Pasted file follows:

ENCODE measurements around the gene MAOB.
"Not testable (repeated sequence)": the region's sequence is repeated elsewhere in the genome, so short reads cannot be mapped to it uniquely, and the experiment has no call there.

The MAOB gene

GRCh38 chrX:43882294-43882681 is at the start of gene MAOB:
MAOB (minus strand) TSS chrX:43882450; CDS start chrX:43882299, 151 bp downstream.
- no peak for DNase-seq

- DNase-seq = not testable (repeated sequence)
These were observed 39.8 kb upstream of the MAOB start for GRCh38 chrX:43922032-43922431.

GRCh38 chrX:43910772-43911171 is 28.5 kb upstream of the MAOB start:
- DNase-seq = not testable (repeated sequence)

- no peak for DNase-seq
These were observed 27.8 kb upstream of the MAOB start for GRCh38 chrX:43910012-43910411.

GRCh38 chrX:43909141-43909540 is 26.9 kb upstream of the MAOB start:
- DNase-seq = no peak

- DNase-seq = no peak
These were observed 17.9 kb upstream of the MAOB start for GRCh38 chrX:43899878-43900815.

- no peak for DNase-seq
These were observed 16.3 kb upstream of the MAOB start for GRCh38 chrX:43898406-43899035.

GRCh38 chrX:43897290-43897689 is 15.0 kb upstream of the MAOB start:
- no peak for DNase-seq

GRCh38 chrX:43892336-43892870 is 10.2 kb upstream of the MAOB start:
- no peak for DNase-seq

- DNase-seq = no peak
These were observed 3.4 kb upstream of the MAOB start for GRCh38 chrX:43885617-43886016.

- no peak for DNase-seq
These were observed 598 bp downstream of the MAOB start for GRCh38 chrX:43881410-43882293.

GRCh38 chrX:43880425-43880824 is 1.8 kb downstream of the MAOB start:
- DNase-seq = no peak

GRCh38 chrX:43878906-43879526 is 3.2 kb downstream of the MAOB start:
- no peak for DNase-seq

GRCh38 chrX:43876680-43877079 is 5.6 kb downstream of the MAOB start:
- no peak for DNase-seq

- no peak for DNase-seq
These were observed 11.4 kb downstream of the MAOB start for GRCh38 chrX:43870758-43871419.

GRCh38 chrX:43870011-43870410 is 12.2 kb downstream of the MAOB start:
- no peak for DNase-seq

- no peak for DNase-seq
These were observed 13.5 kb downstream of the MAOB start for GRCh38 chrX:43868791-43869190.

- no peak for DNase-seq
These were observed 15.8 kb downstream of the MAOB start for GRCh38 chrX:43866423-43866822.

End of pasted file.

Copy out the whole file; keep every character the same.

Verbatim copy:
ENCODE measurements around the gene MAOB.
"Not testable (repeated sequence)": the region's sequence is repeated elsewhere in the genome, so short reads cannot be mapped to it uniquely, and the experiment has no call there.

The MAOB gene

GRCh38 chrX:43882294-43882681 is at the start of gene MAOB:
MAOB (minus strand) TSS chrX:43882450; CDS start chrX:43882299, 151 bp downstream.
- no peak for DNase-seq

- DNase-seq = not testable (repeated sequence)
These were observed 39.8 kb upstream of the MAOB start for GRCh38 chrX:43922032-43922431.

GRCh38 chrX:43910772-43911171 is 28.5 kb upstream of the MAOB start:
- DNase-seq = not testable (repeated sequence)

- no peak for DNase-seq
These were observed 27.8 kb upstream of the MAOB start for GRCh38 chrX:43910012-43910411.

GRCh38 chrX:43909141-43909540 is 26.9 kb upstream of the MAOB start:
- DNase-seq = no peak

- DNase-seq = no peak
These were observed 17.9 kb upstream of the MAOB start for GRCh38 chrX:43899878-43900815.

- no peak for DNase-seq
These were observed 16.3 kb upstream of the MAOB start for GRCh38 chrX:43898406-43899035.

GRCh38 chrX:43897290-43897689 is 15.0 kb upstream of the MAOB start:
- no peak for DNase-seq

GRCh38 chrX:43892336-43892870 is 10.2 kb upstream of the MAOB start:
- no peak for DNase-seq

- DNase-seq = no peak
These were observed 3.4 kb upstream of the MAOB start for GRCh38 chrX:43885617-43886016.

- no peak for DNase-seq
These were observed 598 bp downstream of the MAOB start for GRCh38 chrX:43881410-43882293.

GRCh38 chrX:43880425-43880824 is 1.8 kb downstream of the MAOB start:
- DNase-seq = no peak

GRCh38 chrX:43878906-43879526 is 3.2 kb downstream of the MAOB start:
- no peak for DNase-seq

GRCh38 chrX:43876680-43877079 is 5.6 kb downstream of the MAOB start:
- no peak for DNase-seq

- no peak for DNase-seq
These were observed 11.4 kb downstream of the MAOB start for GRCh38 chrX:43870758-43871419.

GRCh38 chrX:43870011-43870410 is 12.2 kb downstream of the MAOB start:
- no peak for DNase-seq

- no peak for DNase-seq
These were observed 13.5 kb downstream of the MAOB start for GRCh38 chrX:43868791-43869190.

- no peak for DNase-seq
These were observed 15.8 kb downstream of the MAOB start for GRCh38 chrX:43866423-43866822.